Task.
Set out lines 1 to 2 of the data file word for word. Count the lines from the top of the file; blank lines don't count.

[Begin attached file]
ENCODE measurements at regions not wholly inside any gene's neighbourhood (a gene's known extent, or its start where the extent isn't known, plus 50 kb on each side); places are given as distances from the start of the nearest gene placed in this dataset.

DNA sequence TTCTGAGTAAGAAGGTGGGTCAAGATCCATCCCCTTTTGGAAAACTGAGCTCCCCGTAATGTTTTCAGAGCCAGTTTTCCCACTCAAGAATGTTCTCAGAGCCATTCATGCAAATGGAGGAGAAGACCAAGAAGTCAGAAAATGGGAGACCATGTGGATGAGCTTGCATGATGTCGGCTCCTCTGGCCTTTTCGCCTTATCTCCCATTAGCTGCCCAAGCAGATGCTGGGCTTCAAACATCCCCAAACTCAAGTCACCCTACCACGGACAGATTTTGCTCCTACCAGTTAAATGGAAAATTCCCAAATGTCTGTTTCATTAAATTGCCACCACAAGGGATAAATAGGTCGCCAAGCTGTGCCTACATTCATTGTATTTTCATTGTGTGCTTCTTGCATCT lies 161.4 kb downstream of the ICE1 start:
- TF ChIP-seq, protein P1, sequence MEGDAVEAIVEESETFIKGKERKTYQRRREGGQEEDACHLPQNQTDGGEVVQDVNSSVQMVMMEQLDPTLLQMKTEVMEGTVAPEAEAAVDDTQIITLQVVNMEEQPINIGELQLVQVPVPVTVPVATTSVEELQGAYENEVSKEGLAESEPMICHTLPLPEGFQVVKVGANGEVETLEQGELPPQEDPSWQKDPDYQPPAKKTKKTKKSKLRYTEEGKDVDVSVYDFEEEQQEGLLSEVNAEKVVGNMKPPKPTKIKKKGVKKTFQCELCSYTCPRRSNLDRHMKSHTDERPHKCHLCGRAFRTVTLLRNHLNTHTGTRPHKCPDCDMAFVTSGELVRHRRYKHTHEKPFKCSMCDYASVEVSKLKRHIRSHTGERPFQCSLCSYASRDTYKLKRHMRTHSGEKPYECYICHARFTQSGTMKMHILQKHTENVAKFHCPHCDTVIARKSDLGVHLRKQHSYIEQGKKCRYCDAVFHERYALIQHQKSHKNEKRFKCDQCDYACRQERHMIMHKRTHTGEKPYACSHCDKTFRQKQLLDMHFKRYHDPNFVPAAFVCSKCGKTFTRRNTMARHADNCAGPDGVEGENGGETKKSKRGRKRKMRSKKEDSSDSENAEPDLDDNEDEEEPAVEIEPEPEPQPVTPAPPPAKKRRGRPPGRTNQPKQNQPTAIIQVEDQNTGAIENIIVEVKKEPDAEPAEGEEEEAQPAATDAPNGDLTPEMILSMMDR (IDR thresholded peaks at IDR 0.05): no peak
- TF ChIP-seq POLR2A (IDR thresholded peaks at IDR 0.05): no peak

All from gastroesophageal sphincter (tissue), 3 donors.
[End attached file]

ENCODE measurements at regions not wholly inside any gene's neighbourhood (a gene's known extent, or its start where the extent isn't known, plus 50 kb on each side); places are given as distances from the start of the nearest gene placed in this dataset.

DNA sequence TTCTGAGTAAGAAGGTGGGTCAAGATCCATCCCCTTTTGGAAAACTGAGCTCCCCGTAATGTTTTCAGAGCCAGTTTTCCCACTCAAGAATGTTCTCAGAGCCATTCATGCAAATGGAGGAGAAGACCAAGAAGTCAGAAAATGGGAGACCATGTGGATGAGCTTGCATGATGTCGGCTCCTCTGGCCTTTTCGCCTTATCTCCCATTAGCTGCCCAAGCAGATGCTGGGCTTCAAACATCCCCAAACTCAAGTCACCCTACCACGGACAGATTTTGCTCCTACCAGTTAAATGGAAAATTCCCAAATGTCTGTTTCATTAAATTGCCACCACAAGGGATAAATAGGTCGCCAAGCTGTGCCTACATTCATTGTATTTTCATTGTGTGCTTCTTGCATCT lies 161.4 kb downstream of the ICE1 start: